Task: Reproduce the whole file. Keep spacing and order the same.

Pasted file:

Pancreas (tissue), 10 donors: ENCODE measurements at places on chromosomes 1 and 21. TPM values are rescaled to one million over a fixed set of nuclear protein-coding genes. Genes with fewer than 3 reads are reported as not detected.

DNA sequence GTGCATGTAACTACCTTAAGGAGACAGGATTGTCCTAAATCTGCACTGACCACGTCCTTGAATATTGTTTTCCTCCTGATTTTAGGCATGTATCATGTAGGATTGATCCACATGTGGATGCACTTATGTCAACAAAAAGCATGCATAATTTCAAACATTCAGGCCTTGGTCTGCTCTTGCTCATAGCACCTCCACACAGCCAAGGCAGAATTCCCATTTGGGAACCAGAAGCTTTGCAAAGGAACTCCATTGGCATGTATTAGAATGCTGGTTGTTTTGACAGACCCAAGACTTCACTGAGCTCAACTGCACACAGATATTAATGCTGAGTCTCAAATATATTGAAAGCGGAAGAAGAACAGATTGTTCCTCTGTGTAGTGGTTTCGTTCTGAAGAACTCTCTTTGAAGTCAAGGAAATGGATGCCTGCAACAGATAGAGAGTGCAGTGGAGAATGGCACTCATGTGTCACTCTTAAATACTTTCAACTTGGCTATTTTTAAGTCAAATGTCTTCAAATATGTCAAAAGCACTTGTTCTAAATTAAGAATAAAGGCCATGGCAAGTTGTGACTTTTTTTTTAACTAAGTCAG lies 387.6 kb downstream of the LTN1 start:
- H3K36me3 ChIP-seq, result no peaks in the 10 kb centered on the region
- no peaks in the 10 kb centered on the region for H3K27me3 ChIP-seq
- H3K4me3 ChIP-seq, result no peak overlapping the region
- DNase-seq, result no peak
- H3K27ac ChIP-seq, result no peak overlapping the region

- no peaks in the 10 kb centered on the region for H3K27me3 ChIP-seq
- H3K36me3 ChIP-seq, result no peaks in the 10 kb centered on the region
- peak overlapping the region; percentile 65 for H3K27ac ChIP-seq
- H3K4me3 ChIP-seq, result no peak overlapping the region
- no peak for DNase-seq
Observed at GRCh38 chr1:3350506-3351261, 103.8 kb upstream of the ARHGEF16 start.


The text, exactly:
Pancreas (tissue), 10 donors: ENCODE measurements at places on chromosomes 1 and 21. TPM values are rescaled to one million over a fixed set of nuclear protein-coding genes. Genes with fewer than 3 reads are reported as not detected.

DNA sequence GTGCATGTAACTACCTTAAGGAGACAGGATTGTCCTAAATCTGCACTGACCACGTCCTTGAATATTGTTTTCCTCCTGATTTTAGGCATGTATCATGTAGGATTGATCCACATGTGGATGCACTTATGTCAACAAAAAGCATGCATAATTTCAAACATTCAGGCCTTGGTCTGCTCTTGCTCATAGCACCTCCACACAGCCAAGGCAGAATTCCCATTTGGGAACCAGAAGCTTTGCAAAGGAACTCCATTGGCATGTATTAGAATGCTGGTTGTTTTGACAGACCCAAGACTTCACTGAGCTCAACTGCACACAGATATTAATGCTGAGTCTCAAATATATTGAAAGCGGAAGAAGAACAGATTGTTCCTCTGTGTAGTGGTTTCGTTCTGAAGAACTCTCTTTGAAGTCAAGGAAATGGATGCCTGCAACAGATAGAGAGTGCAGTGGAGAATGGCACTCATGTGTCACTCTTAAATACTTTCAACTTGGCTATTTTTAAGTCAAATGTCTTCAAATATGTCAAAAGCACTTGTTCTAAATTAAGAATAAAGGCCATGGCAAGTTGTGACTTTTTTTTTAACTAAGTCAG lies 387.6 kb downstream of the LTN1 start:
- H3K36me3 ChIP-seq, result no peaks in the 10 kb centered on the region
- no peaks in the 10 kb centered on the region for H3K27me3 ChIP-seq
- H3K4me3 ChIP-seq, result no peak overlapping the region
- DNase-seq, result no peak
- H3K27ac ChIP-seq, result no peak overlapping the region

- no peaks in the 10 kb centered on the region for H3K27me3 ChIP-seq
- H3K36me3 ChIP-seq, result no peaks in the 10 kb centered on the region
- peak overlapping the region; percentile 65 for H3K27ac ChIP-seq
- H3K4me3 ChIP-seq, result no peak overlapping the region
- no peak for DNase-seq
Observed at GRCh38 chr1:3350506-3351261, 103.8 kb upstream of the ARHGEF16 start.